• Certificate in Design Thinking (IDEO U)
  • User Experience Research Certification (Nielsen Norman Group)

Industry Knowledge: Design Thinking, HCI, UX, Usability, Information Architecture, User Research, Design Principles, Prototyping, User Testing, User Experience, User Interface Design, Information Design,
Technical Skills: Sketch, Axure, OmniGraffle, Adobe Creative Suite, Invision, InVision Studio, Adobe After Effects, Adobe Premiere
Soft Skills: Creativity, Communication, Collaboration, Leadership, Problem-Solving, Teamwork

How to Write a Design Researcher Resume

Here’s how to write a resume of your own.

Write Compelling Bullet Points

When you’re writing bullet points, it can be tempting to focus on the tasks you performed. But that’s not always the most effective approach.

For example, rather than saying you “conducted user research,” you could say you “conducted user research to identify pain points in existing user experience and develop recommendations for how to improve the experience.”

The second bullet point is more specific and provides more detail about what exactly you did. And it also provides an example of the type of outcome of your work—which is always a good thing!

Identify and Include Relevant Keywords

When you submit your resume online, it’s likely that it will be scanned by an applicant tracking system (ATS) for certain keywords. This software looks for certain terms related to the job opening in order to determine whether or not you’re a good fit. If your resume doesn’t have enough of the right keywords, the ATS might discard your application.

The best way to identify the right keywords for your design researcher resume is to read through several of the job postings and take note of the terms that keep popping up. Then, use those same terms throughout your resume when you’re applying for similar positions. Here are some of the most commonly used design researcher keywords:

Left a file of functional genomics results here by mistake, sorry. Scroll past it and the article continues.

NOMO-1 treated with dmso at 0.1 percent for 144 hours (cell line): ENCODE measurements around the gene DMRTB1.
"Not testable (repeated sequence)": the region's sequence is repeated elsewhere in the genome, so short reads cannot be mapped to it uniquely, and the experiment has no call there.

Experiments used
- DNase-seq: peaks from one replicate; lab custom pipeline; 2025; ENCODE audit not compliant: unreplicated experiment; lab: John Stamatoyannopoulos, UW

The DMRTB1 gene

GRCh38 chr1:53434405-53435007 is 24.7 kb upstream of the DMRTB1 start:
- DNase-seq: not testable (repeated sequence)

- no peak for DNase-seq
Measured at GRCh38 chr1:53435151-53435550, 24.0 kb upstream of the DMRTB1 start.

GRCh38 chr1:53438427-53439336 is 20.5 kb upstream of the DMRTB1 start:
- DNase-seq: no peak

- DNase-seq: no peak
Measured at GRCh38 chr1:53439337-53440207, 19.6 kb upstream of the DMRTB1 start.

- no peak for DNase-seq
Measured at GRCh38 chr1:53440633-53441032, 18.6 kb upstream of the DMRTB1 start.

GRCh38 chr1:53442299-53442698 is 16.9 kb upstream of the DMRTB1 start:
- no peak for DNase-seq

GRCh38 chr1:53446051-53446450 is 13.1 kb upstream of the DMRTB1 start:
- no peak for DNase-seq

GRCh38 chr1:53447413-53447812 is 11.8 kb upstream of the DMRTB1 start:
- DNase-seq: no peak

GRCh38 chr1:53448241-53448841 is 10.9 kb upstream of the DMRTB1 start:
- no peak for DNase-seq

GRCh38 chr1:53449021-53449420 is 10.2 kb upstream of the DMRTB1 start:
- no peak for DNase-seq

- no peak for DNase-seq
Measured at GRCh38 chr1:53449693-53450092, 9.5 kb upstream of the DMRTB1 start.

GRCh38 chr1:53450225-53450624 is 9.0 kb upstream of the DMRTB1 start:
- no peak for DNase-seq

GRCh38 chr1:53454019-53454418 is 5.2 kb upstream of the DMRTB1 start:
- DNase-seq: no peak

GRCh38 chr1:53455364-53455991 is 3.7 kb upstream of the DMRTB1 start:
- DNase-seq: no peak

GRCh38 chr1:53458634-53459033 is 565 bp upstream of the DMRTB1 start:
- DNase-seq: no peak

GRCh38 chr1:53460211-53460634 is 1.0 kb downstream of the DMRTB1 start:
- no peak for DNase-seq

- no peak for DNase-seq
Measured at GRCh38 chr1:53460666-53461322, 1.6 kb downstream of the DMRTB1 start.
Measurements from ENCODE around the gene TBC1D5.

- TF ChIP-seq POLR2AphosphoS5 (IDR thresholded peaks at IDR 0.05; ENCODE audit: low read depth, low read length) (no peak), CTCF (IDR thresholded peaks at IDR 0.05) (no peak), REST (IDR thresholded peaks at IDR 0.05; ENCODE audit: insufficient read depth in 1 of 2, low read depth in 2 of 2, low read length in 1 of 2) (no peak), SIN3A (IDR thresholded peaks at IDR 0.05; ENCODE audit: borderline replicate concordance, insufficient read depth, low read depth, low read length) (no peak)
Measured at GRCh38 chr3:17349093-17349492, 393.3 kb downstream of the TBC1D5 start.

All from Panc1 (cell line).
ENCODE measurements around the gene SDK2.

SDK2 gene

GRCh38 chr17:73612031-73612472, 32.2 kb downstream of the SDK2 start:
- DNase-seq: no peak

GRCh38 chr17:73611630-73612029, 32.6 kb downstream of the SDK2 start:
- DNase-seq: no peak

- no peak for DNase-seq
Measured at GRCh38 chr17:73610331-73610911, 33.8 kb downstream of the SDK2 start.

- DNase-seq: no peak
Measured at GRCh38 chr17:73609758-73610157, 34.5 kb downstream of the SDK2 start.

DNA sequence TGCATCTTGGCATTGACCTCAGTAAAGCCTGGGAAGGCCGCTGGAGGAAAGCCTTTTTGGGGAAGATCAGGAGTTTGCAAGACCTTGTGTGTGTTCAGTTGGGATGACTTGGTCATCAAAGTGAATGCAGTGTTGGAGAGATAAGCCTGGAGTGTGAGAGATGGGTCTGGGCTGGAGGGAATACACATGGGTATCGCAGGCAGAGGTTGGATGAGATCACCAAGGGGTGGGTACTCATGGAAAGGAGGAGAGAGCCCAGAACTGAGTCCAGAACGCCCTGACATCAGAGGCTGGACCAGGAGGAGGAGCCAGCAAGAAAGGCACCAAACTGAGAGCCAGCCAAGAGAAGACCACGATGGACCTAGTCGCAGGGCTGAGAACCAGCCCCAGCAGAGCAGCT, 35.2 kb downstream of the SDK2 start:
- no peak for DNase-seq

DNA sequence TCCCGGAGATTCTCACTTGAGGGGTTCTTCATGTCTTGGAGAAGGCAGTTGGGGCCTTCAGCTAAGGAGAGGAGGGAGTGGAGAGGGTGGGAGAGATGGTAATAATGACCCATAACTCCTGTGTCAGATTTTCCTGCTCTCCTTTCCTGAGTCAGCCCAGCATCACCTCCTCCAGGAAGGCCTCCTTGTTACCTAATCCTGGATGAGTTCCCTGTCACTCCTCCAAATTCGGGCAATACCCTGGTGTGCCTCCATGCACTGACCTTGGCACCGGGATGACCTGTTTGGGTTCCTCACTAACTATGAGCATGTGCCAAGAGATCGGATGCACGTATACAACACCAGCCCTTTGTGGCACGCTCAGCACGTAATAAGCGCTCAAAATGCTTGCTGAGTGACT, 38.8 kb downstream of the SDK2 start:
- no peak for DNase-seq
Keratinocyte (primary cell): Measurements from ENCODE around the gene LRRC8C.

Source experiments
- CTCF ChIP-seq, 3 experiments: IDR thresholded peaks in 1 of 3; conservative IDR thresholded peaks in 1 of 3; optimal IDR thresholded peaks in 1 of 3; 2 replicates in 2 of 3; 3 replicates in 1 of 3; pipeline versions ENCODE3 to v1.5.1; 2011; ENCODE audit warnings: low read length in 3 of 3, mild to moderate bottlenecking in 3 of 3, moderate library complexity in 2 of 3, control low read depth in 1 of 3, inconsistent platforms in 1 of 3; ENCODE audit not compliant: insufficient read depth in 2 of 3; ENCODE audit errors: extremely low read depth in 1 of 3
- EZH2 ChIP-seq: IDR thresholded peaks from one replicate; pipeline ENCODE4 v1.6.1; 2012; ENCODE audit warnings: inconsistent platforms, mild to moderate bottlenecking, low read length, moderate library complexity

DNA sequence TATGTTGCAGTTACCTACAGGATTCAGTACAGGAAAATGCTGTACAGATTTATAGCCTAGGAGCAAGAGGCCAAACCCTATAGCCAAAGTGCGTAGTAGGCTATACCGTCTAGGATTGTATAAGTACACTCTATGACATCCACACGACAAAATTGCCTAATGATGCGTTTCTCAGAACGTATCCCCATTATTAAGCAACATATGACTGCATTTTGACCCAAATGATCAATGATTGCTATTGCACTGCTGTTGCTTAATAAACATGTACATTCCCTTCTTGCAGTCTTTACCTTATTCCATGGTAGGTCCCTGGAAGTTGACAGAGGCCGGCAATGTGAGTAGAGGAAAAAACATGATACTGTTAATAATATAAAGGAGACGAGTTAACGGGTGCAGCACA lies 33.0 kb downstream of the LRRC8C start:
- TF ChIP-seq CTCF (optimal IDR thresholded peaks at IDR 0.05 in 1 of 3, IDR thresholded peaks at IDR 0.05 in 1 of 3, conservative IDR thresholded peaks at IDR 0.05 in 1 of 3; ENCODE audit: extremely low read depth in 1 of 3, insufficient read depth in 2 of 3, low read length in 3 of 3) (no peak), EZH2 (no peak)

• User Experience Design (UED)
  • Qualitative Research
  • Usability Testing
  • User-centered Design
  • User Experience (UX)
  • Ethnography
  • Wireframing
  • Interaction Design
  • Information Architecture
  • User Interface Design
  • User Experience Research
  • Card Sorting
  • Design Thinking
  • Qualitative & Quantitative Research Methodologies
  • Concept Development
  • Design Research
  • Research
  • Experience Design
  • Agile Methodologies
  • Human-Computer Interaction
  • Axure RP
  • Adobe Creative Suite
  • Visual Design
  • Adobe InDesign
  • Adobe Illustrator
  • Design
  • Adobe Photoshop
  • Front-end Development
  • Strategic Design
  • User Journeys

Showcase Your Technical Skills

As a design researcher, you need to be proficient in a variety of software programs and systems in order to effectively do your job. This might include programs like Adobe Creative Suite, Sketch, InVision, and UserZoom. You should also be familiar with various research methods, such as ethnographic research, user interviews, and surveys.

Additionally, it’s important to be able to effectively communicate your findings to others. This might include being able to create detailed reports, presentations, and infographics. So if you have experience with any of these programs or methods, be sure to list them on your resume.